Inside of the SystemJS they provide a build process for production systems that will make the modules CSP-Compliant (Content Security Policy) so that the systems are less vulnerable to attacks.

There are Transpilers involved in getting the ES6 testing done here and may even work down to IE8.

The architecture of these ideas feels like a good direction. One of the comments in the podcast is that it will have to become more complicated before it becomes more simple. These ideas are being transpiled(Translating ES6 source to ES5 source), and not built into the browsers yet - but the browsers are changing so fast now that we may see these features in the next few years in all the browsers - which will also mean that most browsers(if not all) will be "evergreen" - self updating.

It has also become obvious that Node has become one tool that every web developer must learn.

Friday, 08 August 2014 05:17:36 (Eastern Standard Time, UTC-05:00)
 Monday, 26 May 2014
One of the talks that I attended at TechEd 2014 was on TypeScript and managing a Large JavaScript code base.
The developer speaking works for Microsoft on the "Monaco" project - that was converted to using Typescript for programmer safety - when the code base exceeded 100K LOC.  This is where TypeScript has a sweet spot - to give you the modularity from the intellisense and programming structures within Visual Studio.

I still agree that developers should know and understand the JavaScript language first before learning TypeScript - as you should know your language - and be able to explain the output that TypeScript is using.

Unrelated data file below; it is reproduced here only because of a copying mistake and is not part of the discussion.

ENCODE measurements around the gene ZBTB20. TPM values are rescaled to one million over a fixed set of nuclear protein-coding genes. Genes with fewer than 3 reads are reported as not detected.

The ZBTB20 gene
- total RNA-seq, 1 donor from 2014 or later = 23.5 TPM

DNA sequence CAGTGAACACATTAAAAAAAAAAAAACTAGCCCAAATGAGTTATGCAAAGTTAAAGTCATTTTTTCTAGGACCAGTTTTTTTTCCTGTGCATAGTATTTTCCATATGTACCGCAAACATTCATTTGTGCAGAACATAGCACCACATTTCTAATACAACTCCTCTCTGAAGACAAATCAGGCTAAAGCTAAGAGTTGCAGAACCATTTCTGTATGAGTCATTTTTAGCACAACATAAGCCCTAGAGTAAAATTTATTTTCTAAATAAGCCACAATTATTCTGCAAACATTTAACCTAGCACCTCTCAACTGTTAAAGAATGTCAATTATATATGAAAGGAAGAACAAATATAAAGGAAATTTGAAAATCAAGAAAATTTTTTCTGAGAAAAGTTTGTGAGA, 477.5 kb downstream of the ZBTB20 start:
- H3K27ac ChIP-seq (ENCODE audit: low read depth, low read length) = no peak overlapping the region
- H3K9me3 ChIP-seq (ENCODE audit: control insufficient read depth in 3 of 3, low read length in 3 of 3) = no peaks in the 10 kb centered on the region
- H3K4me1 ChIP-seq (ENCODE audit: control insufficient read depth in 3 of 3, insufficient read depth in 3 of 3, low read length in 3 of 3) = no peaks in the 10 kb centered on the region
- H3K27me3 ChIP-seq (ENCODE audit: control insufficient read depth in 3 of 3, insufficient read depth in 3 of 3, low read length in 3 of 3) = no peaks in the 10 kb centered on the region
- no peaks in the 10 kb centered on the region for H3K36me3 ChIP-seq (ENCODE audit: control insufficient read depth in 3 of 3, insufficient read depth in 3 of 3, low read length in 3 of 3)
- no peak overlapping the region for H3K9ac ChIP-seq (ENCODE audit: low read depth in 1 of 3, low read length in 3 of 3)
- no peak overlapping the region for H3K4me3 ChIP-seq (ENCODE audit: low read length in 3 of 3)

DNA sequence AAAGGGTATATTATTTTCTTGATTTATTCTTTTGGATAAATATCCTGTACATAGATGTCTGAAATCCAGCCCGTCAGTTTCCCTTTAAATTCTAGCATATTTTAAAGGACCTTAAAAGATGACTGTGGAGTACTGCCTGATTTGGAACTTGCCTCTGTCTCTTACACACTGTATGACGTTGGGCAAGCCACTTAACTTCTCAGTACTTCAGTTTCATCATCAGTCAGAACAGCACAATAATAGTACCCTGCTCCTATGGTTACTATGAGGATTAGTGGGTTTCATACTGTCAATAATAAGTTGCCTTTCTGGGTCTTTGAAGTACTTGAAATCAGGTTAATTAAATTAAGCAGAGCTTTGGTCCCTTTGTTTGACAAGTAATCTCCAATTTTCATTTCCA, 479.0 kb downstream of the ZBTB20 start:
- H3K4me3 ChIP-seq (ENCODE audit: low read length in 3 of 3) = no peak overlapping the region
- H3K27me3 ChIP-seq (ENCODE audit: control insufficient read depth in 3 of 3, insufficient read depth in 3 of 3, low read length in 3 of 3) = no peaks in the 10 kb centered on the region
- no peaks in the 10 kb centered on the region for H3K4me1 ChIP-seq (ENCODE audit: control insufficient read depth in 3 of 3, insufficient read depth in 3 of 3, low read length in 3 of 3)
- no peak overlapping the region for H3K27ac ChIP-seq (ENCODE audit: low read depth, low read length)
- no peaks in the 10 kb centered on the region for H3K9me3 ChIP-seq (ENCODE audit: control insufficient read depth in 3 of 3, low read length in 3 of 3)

Typescript can output the modularity as AMD or CommonJS (which is more prevalent with NodeJS).

Just as developers should know the language of JavaScript - understanding the basis of the Modularity and what ES6 is planning is very fundamental to having a broad basis of what your application is doing and why.

Addy Osamani's writeup on Modularity is a good start to that - and I would recommend it to developers needing to round out their understanding of JavaScript modularity concepts.

Monday, 26 May 2014 22:29:18 (Eastern Standard Time, UTC-05:00)
 Saturday, 19 April 2014

In looking over my twitter feed a few days ago - I saw the tweet by Rob Eisenberg  and read his post that Angular and Durandal will converge and he is working with Google to develop AngularJS version 2.0 - he did write a post on the angular website too.